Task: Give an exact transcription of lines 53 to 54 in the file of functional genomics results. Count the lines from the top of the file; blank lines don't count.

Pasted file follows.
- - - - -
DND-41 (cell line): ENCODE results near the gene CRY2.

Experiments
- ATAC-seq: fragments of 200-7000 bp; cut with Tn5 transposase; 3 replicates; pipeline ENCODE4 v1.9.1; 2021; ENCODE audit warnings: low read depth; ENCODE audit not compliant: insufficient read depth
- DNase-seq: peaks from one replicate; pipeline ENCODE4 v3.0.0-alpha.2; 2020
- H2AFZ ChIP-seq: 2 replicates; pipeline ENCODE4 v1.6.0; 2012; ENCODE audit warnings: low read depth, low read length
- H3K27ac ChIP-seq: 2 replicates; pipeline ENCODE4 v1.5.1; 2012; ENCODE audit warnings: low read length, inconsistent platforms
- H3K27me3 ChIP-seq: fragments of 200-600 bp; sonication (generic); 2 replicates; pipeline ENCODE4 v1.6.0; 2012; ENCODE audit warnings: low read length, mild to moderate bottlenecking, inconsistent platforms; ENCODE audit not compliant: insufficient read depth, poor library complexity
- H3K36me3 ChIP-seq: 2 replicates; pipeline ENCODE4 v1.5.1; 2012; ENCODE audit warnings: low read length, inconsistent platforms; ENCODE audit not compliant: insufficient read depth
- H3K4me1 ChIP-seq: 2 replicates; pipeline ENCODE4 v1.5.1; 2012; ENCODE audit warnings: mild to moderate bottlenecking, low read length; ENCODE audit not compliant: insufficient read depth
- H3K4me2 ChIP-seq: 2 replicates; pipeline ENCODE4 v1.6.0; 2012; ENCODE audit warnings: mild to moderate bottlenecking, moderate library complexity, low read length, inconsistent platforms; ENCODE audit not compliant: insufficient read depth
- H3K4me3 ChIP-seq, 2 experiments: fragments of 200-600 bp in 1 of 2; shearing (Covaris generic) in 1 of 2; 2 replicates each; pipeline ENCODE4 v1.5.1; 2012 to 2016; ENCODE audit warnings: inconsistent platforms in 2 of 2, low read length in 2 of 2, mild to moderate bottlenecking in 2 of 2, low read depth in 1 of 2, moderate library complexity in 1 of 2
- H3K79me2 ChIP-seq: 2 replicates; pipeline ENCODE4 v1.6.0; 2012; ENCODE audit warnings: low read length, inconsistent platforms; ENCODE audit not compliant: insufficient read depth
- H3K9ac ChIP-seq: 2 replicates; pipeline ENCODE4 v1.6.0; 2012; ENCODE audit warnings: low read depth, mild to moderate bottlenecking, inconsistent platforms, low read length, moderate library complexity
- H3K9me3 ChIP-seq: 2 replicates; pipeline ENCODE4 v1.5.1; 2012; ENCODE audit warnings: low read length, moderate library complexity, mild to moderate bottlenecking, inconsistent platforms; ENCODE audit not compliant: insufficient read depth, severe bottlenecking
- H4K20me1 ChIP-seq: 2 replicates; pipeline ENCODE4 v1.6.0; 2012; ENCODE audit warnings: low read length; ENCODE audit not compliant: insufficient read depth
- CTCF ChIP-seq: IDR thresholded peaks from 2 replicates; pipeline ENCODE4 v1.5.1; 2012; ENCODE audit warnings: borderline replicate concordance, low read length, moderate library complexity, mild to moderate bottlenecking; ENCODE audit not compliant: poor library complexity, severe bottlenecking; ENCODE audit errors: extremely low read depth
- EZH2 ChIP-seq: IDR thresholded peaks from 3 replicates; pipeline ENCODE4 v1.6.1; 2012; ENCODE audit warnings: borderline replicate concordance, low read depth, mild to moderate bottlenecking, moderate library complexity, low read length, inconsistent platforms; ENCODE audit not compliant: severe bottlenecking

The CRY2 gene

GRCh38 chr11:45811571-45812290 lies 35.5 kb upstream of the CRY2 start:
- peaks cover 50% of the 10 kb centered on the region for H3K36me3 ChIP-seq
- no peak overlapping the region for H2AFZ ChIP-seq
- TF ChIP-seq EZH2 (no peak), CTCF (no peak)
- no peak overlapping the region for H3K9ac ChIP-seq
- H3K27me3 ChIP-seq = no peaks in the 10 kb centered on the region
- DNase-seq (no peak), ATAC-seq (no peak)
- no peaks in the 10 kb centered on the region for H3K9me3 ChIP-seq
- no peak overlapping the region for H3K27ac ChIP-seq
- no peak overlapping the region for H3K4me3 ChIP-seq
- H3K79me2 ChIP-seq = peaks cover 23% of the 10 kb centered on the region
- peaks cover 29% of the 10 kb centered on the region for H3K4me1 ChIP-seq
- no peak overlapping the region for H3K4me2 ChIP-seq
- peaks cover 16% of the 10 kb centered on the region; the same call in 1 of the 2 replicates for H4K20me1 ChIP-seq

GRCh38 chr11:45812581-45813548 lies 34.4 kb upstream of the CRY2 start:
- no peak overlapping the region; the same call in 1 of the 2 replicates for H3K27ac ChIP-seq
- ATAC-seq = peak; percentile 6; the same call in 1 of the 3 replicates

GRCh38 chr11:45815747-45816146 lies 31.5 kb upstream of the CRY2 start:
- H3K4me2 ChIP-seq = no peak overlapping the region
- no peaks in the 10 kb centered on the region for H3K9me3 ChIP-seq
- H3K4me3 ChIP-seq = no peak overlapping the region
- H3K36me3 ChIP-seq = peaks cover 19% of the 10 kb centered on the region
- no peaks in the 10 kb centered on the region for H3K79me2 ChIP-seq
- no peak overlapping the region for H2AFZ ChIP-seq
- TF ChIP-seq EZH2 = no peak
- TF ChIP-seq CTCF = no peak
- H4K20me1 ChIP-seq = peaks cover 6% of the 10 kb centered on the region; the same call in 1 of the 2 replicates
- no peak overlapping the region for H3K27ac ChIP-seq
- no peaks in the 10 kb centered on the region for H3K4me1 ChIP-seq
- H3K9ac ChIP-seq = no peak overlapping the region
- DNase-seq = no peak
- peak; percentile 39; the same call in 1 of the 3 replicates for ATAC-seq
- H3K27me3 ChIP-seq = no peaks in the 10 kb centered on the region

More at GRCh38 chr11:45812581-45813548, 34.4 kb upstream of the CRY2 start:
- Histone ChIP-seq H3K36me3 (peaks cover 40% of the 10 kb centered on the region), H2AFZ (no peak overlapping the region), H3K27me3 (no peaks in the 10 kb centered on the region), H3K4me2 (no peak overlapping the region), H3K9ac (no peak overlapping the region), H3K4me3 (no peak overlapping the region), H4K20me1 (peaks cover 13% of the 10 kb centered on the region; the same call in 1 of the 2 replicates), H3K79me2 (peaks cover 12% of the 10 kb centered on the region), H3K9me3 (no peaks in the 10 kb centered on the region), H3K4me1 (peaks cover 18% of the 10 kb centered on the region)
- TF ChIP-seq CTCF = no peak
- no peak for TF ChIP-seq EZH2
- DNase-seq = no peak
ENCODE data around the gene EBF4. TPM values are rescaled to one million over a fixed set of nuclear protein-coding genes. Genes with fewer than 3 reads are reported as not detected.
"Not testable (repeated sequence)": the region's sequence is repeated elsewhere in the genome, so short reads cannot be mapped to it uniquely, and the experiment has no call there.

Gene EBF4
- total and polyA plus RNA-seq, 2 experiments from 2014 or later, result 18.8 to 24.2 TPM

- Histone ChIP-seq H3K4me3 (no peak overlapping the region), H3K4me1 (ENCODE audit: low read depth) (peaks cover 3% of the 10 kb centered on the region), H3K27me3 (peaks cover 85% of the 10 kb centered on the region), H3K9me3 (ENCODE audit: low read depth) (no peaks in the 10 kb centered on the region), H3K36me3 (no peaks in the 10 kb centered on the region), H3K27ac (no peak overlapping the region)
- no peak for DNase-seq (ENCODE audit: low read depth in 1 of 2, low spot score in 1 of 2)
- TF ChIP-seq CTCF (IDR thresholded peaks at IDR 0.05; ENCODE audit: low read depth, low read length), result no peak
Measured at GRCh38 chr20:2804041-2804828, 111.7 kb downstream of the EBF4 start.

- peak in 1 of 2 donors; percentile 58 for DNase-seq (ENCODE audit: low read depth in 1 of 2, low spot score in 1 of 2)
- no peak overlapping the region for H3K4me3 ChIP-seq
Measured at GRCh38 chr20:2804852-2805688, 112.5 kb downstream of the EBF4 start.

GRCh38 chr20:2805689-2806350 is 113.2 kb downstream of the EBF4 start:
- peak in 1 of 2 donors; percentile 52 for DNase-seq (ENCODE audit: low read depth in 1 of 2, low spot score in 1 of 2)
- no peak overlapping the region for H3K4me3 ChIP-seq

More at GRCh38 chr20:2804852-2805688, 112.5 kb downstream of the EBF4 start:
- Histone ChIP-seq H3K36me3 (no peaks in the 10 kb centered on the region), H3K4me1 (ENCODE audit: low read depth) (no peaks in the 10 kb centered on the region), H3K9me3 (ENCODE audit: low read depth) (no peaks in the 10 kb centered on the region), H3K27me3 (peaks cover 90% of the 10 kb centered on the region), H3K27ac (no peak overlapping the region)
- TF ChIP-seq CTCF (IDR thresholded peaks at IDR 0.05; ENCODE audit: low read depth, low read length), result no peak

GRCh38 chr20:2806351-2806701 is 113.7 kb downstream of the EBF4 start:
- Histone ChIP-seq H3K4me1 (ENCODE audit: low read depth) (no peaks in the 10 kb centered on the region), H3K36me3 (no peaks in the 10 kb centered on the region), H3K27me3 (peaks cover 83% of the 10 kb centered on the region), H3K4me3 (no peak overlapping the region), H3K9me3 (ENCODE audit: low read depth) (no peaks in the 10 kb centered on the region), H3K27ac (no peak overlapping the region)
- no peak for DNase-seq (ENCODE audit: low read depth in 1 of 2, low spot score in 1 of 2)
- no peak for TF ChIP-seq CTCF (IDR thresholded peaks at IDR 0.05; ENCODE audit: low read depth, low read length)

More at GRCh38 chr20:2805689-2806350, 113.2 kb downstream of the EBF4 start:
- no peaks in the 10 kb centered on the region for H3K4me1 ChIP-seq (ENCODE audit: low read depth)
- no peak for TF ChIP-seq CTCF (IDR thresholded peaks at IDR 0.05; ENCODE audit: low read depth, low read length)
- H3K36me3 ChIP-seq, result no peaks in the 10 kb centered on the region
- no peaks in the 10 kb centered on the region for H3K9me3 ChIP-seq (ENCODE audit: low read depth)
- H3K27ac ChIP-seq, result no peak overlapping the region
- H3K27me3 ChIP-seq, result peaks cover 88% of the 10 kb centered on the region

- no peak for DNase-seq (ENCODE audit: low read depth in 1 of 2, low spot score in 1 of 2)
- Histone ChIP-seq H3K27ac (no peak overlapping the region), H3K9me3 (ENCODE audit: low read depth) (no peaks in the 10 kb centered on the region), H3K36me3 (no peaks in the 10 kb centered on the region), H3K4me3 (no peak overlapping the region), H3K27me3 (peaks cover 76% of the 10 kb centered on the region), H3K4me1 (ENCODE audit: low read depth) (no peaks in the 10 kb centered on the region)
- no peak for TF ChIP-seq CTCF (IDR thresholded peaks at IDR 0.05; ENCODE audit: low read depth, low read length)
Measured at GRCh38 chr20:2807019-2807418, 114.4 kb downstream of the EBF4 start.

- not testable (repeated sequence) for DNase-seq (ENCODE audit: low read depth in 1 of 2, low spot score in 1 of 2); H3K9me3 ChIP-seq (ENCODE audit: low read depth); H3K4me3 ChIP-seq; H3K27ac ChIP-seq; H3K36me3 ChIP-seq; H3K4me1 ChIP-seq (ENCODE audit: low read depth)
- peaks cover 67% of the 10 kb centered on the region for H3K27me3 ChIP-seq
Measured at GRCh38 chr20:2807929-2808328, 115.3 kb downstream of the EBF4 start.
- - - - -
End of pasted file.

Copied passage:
- Histone ChIP-seq H3K36me3 (peaks cover 40% of the 10 kb centered on the region), H2AFZ (no peak overlapping the region), H3K27me3 (no peaks in the 10 kb centered on the region), H3K4me2 (no peak overlapping the region), H3K9ac (no peak overlapping the region), H3K4me3 (no peak overlapping the region), H4K20me1 (peaks cover 13% of the 10 kb centered on the region; the same call in 1 of the 2 replicates), H3K79me2 (peaks cover 12% of the 10 kb centered on the region), H3K9me3 (no peaks in the 10 kb centered on the region), H3K4me1 (peaks cover 18% of the 10 kb centered on the region)
- TF ChIP-seq CTCF = no peak